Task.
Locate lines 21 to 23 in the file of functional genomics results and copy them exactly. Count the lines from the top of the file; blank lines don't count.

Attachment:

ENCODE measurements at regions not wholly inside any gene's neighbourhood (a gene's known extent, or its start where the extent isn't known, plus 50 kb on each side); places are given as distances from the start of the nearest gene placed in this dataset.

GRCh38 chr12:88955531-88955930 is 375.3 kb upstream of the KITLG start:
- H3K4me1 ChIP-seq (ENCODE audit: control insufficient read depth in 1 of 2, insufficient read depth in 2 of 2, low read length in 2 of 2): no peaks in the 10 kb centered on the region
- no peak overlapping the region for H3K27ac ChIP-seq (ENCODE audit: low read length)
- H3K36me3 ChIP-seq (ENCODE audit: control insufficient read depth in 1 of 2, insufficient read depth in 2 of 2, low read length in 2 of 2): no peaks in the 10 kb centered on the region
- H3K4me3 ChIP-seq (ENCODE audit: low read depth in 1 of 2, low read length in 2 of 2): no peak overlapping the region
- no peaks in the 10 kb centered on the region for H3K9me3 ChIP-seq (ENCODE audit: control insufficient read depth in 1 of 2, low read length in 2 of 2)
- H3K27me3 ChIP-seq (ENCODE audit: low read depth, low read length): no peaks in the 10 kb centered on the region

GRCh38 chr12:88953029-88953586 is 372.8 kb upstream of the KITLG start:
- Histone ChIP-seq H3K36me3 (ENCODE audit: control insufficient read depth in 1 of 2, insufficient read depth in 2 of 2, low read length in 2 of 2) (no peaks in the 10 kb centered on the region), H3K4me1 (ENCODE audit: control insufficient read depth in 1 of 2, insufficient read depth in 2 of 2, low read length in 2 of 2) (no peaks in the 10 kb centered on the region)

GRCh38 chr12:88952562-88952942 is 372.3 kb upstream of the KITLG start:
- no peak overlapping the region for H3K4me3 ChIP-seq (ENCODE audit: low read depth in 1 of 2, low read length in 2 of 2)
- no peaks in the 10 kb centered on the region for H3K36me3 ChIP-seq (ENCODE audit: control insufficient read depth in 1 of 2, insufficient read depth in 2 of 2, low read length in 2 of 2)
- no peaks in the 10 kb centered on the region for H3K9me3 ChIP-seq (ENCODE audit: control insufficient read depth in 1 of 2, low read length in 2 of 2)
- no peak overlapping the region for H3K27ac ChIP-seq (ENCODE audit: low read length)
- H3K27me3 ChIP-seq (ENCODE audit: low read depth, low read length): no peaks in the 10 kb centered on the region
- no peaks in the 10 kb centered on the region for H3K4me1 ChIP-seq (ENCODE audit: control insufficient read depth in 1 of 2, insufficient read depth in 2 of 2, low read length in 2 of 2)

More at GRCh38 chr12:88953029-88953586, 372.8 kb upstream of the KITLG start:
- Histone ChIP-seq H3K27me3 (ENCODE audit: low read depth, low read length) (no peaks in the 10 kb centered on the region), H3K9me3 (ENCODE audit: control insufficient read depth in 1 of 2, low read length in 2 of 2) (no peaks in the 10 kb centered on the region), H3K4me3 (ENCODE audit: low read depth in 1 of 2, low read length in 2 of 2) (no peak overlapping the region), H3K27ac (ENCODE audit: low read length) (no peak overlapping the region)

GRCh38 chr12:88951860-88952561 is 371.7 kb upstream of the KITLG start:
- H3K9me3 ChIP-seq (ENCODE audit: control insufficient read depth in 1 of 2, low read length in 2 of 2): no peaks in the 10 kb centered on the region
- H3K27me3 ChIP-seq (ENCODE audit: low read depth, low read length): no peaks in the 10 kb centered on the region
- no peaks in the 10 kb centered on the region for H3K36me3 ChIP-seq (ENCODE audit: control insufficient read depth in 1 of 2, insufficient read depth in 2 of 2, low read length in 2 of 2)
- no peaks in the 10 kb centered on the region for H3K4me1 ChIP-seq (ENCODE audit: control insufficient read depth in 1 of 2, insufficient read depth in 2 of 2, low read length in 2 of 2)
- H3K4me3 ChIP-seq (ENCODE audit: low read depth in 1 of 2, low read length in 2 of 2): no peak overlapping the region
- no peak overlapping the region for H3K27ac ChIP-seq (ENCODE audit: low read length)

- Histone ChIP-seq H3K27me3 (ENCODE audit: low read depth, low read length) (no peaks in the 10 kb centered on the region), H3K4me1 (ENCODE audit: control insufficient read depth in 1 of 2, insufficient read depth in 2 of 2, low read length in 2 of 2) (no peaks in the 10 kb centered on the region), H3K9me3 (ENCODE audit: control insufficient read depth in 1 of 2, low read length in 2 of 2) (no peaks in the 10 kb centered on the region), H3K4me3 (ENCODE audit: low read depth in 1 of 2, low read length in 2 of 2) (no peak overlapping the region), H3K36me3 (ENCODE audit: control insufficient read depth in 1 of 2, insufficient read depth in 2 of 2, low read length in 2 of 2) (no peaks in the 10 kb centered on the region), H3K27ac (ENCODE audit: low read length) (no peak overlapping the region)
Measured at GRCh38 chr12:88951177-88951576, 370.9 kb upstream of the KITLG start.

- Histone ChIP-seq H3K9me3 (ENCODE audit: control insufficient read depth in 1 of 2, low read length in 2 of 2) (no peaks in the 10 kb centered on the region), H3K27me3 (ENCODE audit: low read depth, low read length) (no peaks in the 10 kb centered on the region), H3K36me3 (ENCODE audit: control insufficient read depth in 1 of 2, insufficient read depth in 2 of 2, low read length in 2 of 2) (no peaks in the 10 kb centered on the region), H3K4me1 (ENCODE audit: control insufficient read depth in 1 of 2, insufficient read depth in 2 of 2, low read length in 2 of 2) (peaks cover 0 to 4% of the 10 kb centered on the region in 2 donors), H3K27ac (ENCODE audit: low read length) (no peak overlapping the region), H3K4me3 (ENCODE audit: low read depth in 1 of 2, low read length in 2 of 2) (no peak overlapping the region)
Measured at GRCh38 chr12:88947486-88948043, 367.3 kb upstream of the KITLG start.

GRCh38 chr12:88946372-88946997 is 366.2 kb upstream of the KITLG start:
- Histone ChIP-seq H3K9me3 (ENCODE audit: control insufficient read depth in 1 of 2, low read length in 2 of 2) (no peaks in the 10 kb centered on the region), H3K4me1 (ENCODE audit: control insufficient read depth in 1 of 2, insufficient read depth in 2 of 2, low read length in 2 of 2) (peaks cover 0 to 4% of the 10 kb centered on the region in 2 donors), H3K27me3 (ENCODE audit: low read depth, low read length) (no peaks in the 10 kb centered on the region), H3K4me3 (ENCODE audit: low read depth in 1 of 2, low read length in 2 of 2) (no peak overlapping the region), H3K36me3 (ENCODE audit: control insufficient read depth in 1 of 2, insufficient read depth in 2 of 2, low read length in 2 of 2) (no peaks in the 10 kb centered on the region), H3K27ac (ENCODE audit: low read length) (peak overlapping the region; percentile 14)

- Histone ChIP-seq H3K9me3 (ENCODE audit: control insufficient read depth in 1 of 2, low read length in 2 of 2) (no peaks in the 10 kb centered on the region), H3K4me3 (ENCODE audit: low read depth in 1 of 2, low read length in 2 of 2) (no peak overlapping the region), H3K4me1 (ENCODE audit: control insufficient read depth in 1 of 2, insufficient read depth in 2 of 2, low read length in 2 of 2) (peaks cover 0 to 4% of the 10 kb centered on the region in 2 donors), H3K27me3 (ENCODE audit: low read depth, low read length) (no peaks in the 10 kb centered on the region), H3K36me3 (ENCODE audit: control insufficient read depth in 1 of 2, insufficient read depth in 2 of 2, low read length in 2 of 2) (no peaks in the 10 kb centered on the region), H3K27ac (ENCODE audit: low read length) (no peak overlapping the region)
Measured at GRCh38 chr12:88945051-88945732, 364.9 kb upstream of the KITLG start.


- H3K9me3 ChIP-seq (ENCODE audit: control insufficient read depth in 1 of 2, low read length in 2 of 2): no peaks in the 10 kb centered on the region
- H3K27me3 ChIP-seq (ENCODE audit: low read depth, low read length): no peaks in the 10 kb centered on the region
- no peaks in the 10 kb centered on the region for H3K36me3 ChIP-seq (ENCODE audit: control insufficient read depth in 1 of 2, insufficient read depth in 2 of 2, low read length in 2 of 2)